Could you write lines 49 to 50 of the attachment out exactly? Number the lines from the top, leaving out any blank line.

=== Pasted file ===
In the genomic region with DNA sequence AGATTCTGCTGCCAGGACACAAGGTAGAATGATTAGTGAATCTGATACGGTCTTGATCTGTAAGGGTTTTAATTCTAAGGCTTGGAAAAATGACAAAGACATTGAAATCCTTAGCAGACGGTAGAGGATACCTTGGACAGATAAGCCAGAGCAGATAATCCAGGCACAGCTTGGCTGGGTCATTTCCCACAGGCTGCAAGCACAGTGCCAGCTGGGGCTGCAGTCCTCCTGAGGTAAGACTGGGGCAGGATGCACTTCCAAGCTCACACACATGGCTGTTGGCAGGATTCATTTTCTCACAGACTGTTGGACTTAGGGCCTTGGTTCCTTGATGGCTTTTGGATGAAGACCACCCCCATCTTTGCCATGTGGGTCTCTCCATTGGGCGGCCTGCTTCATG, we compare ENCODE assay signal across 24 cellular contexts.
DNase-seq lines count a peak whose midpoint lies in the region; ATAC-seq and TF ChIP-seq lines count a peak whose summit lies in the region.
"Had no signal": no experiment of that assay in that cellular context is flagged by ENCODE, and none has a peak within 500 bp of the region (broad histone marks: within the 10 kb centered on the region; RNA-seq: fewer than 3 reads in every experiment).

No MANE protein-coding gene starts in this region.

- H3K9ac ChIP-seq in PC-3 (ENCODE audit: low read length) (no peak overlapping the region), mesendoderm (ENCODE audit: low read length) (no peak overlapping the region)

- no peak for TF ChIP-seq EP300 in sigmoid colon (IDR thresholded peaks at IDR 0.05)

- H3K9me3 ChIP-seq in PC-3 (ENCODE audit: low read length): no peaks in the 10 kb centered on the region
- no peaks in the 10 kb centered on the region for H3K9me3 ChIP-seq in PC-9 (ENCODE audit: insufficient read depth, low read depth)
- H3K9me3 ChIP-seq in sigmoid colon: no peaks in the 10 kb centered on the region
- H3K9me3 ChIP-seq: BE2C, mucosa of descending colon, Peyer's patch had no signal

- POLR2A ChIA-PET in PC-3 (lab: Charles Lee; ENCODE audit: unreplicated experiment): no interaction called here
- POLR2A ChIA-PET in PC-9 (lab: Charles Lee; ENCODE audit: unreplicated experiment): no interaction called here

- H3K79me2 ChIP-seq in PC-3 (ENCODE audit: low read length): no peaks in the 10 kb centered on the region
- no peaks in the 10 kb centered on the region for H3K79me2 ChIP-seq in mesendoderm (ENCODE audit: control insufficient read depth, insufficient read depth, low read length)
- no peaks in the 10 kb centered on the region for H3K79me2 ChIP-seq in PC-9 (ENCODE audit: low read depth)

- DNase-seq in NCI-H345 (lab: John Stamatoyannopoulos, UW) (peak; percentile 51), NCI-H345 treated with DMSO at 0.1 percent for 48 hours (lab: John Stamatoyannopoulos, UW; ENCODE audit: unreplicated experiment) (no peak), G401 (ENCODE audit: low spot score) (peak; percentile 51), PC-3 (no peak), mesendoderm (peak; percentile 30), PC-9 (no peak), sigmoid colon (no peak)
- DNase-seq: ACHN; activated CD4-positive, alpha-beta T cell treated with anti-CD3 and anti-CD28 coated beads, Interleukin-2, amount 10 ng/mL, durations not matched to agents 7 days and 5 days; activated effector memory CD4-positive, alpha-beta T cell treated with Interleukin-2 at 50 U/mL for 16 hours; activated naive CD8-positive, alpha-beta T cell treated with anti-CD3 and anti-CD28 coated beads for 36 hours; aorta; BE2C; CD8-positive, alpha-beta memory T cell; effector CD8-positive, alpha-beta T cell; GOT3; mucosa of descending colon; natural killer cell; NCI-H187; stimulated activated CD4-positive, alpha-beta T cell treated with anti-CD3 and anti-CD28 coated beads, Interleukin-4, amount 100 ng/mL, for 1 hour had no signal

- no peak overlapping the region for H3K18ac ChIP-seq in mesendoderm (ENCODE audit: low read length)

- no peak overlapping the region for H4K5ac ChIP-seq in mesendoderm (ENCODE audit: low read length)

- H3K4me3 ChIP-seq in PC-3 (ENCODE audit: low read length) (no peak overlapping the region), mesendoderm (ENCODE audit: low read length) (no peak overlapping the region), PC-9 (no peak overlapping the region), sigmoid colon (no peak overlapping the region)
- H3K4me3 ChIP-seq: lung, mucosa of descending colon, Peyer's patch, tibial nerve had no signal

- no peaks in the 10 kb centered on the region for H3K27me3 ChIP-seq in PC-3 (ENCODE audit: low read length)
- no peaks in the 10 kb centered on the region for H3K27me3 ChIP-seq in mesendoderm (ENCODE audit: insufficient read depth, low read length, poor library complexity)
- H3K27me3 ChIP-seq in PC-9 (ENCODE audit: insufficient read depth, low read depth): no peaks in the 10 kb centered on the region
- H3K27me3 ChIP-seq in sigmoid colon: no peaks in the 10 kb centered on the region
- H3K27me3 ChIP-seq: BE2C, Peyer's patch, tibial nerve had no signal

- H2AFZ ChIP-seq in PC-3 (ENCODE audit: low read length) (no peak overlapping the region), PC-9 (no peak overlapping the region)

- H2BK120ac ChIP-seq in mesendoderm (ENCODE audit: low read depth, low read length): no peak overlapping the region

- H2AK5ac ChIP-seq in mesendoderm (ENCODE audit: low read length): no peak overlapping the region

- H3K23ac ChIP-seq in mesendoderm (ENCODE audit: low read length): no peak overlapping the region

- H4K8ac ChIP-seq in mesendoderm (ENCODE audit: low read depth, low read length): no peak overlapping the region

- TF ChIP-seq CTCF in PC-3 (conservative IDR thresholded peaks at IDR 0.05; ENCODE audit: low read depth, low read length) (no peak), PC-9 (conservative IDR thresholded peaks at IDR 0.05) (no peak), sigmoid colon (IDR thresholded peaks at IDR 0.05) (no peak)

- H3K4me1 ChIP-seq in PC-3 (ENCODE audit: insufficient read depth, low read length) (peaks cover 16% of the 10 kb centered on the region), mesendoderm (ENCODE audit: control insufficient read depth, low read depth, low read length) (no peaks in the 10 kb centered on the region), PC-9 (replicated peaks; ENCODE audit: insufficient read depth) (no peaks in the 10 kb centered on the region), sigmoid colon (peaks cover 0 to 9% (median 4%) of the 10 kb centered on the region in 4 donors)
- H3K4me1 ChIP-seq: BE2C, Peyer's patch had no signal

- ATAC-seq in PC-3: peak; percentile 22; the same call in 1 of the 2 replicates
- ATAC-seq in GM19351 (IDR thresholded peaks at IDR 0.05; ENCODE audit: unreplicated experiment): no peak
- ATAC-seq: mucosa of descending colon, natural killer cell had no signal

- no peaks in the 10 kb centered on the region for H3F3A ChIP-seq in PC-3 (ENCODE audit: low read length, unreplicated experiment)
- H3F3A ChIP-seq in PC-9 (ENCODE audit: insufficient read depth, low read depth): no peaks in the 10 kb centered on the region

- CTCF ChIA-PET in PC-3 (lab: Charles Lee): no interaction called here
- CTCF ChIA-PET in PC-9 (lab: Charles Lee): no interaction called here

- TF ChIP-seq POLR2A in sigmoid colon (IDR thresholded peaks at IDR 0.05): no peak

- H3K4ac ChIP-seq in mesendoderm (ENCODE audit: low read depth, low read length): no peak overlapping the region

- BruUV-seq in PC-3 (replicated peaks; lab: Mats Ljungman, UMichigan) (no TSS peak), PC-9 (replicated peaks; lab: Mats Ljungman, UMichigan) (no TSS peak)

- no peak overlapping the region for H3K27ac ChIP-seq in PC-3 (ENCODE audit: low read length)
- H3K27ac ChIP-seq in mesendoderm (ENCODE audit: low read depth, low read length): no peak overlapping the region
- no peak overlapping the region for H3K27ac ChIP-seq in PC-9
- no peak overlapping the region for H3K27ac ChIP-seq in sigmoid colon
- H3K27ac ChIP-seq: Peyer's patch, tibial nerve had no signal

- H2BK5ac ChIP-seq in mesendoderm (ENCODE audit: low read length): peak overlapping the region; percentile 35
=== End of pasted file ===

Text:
- H3K27ac ChIP-seq: Peyer's patch, tibial nerve had no signal

- H2BK5ac ChIP-seq in mesendoderm (ENCODE audit: low read length): peak overlapping the region; percentile 35